Having been informed by Yussef, that Hakim’s too afraid of the General to join their coup attempt, Barry finds the old man at a local coffee shop. After making minimal small-talk, Barry tells Nusrat’s father that he needs his assistance to overthrow his brother, but Hakim replies that he fears for his and his family’s safety too much to join him. Al Fayeed then describes Abbudin in a few months after Jamal alienates the people and civil strife begins, he tells the old man that if refuses to help he’ll be hung and his wife and daughter will live in prison.

As he heads back to his car, he’s unpleasantly surprised to find Ziad waiting for him and asks him what’s going on and the military official responds he’s there for Barry’s safety and he should come along with him. Al Fayeed, pulls out his cellphone telling the soldier he’ll come with him right after he calls Jamal and Ziad asks him if he’s going to tell his brother about his plans to overthrow him. It turns out that Tucker had alerted him about Barry’s plan and Ziad will take out Tariq. He then tells Al Fayeed that Tucker sent him to follow Barry to make sure that he doesn’t attempt any meetings in public like the one he just concluded with Hakim.

Barry’s driven back to the palace, but sees Molly jogging en route and asks the driver to let him out and he goes to talk with her. She tells her husband that she’s made all the arrangements for their trip home, but Jenna will stay in Abbudin as she just arrived. Barry starts to lose it, then composes himself and asks her to take a walk with him and he reveals what’s unfolding to his wife. She takes a while to comprehend that her husband’s engineering the coup and he’s planning on replacing Jamal. Now it’s Molly’s turn to lose it and she unloads on her husband with both barrels.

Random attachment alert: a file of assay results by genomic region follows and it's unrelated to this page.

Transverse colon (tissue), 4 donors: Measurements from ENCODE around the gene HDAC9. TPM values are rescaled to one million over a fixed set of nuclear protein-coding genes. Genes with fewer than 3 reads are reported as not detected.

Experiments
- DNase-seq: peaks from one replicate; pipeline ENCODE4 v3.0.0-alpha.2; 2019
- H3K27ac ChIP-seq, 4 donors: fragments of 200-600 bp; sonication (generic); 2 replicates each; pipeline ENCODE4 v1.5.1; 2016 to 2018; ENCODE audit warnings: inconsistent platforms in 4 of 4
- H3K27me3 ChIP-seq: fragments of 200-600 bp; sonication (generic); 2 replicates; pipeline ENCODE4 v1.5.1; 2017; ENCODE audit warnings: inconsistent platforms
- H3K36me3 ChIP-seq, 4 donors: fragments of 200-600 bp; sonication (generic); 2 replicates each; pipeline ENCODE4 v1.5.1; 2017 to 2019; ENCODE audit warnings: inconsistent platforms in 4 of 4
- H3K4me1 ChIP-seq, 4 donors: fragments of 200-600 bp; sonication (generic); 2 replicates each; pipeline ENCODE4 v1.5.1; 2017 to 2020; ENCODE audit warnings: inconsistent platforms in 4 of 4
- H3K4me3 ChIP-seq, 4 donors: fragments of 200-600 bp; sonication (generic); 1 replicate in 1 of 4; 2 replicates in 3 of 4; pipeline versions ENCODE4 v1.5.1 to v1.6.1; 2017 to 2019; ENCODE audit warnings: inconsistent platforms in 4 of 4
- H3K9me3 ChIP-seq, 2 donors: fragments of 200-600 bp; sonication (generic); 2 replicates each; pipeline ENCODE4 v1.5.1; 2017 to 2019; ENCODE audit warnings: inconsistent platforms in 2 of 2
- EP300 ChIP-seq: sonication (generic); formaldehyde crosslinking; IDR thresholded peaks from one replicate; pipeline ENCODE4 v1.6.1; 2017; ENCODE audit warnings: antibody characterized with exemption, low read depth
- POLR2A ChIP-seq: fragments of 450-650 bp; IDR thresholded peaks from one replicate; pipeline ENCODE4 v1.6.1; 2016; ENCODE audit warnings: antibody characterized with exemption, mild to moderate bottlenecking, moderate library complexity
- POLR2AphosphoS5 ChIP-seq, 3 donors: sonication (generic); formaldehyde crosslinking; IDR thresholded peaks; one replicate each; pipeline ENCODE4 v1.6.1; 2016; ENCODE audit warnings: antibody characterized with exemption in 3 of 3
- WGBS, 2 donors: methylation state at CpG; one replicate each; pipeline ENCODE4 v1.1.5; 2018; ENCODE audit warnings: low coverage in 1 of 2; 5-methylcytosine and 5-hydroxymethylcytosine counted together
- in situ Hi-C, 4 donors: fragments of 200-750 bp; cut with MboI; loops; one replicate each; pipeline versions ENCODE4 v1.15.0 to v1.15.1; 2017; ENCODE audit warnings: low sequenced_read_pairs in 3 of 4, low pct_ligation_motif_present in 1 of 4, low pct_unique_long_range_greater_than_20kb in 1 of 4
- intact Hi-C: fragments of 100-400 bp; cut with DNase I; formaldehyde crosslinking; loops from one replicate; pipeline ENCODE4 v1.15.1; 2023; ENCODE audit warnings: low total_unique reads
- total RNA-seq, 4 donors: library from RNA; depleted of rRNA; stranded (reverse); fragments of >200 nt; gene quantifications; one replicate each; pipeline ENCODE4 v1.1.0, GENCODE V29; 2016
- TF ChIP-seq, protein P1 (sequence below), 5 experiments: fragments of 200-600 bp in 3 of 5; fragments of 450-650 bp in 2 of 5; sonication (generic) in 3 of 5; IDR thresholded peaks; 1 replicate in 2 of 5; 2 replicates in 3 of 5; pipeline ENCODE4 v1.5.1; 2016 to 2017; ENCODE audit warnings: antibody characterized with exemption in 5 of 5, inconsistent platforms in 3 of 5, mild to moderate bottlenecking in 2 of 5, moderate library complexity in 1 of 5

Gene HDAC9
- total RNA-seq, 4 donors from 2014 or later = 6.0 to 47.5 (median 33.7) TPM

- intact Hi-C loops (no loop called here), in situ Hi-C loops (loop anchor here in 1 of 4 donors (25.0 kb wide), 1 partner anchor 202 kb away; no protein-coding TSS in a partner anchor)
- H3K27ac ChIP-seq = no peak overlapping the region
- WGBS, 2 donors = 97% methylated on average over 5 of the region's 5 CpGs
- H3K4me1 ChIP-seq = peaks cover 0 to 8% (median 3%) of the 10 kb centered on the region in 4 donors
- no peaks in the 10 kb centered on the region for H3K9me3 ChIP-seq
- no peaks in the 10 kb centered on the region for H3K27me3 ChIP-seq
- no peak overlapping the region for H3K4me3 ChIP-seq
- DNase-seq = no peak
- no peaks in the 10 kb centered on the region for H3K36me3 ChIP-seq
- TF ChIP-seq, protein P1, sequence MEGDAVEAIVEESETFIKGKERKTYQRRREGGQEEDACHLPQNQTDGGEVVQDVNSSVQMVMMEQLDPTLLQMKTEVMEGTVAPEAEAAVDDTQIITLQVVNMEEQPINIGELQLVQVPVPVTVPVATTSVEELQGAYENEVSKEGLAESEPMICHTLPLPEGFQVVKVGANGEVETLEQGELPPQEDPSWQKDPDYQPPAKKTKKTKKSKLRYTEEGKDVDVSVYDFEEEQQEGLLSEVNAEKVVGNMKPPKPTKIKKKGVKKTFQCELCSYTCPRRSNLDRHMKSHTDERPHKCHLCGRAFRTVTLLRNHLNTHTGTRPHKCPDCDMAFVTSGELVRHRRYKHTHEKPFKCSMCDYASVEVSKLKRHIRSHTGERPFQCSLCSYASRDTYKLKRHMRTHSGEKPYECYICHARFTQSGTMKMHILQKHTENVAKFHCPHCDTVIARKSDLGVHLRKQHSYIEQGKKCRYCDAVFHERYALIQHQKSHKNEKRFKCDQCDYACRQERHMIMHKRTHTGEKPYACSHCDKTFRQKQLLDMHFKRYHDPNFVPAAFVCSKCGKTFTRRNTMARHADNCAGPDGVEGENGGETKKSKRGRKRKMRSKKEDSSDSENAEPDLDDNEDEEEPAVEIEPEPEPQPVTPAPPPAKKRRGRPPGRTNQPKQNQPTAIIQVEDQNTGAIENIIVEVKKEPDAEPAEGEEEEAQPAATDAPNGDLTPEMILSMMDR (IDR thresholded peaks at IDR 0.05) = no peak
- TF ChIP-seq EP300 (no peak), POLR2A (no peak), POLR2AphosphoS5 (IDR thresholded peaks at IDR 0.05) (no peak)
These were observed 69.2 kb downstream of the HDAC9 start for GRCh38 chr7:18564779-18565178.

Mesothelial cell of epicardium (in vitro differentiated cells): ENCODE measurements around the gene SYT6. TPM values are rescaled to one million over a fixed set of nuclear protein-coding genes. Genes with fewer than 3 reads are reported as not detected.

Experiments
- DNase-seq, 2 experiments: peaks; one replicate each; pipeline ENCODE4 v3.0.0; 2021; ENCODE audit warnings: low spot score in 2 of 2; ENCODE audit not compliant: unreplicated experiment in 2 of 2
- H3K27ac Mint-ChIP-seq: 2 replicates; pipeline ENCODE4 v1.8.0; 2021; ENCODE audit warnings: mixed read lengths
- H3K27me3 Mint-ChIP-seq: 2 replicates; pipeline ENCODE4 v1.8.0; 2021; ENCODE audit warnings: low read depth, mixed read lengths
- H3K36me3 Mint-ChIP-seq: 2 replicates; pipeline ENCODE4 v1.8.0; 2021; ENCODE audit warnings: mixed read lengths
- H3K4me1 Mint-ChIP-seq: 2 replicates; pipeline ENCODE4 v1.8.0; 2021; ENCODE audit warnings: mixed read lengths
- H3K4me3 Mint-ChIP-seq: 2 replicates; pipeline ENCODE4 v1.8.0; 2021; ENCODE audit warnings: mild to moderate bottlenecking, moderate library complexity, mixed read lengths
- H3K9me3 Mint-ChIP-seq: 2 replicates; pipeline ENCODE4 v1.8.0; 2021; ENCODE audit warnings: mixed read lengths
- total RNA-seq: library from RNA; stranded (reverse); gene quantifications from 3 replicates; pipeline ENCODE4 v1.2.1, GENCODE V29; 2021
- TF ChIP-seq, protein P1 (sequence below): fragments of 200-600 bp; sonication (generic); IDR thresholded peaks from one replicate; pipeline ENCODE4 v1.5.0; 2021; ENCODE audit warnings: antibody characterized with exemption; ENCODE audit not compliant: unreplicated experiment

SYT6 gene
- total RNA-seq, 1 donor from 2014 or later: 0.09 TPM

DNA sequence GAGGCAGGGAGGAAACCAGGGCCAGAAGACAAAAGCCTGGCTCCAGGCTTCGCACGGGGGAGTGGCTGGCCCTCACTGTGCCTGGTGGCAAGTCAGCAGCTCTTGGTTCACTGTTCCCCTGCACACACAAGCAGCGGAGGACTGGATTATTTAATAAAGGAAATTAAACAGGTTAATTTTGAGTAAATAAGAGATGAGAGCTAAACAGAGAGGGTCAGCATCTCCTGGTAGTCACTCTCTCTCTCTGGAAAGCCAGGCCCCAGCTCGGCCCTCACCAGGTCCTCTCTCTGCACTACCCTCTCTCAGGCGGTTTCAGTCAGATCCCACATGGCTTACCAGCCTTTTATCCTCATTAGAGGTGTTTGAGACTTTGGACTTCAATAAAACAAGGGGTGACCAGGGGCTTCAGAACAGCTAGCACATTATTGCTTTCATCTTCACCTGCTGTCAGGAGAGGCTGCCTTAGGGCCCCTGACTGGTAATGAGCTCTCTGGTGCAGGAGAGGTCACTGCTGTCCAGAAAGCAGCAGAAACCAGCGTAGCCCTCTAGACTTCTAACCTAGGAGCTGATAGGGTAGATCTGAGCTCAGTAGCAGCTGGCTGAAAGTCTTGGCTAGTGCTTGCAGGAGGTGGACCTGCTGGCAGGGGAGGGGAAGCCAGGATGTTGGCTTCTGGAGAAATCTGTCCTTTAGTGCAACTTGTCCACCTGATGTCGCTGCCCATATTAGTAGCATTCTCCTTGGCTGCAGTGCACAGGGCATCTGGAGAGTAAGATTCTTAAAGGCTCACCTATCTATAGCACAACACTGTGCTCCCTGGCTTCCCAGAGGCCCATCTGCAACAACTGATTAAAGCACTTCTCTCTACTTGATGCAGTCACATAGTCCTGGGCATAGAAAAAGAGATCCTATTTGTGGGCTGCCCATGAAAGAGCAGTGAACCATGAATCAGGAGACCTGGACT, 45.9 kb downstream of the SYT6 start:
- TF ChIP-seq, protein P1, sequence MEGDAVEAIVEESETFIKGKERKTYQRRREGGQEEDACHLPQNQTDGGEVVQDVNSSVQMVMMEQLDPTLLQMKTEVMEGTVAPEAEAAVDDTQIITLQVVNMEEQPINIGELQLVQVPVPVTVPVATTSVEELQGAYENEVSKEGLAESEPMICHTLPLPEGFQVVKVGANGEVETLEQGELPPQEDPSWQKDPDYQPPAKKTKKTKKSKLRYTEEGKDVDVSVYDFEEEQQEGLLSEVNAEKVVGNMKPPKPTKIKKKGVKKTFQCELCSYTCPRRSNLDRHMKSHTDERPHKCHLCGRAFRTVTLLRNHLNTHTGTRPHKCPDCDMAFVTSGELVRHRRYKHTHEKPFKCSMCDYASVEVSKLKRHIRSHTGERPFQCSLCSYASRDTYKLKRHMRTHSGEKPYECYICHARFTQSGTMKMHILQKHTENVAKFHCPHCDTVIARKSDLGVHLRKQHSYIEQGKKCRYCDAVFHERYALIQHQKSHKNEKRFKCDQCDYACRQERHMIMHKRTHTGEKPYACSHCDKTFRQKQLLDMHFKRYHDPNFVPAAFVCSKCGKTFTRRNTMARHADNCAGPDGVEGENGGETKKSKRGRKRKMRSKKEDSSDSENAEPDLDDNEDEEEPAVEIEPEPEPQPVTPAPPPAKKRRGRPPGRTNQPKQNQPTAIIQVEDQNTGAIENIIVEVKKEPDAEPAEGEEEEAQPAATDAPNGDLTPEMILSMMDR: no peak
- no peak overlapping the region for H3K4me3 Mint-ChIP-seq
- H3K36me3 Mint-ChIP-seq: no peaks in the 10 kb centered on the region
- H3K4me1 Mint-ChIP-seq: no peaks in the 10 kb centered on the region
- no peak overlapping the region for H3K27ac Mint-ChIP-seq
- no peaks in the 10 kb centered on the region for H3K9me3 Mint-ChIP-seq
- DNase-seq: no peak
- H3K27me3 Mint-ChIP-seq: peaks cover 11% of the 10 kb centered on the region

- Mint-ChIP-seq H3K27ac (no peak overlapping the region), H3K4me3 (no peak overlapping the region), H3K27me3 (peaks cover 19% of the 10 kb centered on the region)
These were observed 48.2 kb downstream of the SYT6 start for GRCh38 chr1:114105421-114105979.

She screams at her husband that he’s in over his head, he’ll end up getting killed and he’s given no consideration to her or their children. She calls him a liar and tells Barry that he made her a liar as well, because he made her promise to tell him when the time was to head home. She can’t understand why after abandoning his family and country that he’s pursuing his plan. She then tells him that she’s taking her family home.

The following morning, Barry’s having breakfast with his family when they’re interrupted by two of Jamal’s guards, telling him that his brother wants to meet with him immediately. Barry and Molly exchange a look of concern and the two guards lead him to the marina where Jamal’s standing on the dock looking out at the water. It turns out that Jamal wanted Barry to see the new boat that his brother bought for him so they could fish together.

The story will pick up again next Tuesday on FX.

Photo Courtesy Of FX Network

Photo Courtesy Of FX Network

Warning: Spoiler Alert

The Lion Tamer’s transformation into the new King Of The Beasts, took a giant leap forward on the seventh episode of the FX Original Series “Tyrant,” as Barry/Bassam Al Fayeed, allowed the end to justify the means in making some major decisions. This episode had many revelations, about events taking place currently, as well shocking information about the past. During the hour Barry went from telling his brother Jamal, that he and his family were flying home; to believing Abbudin may need him far more than he ever considered.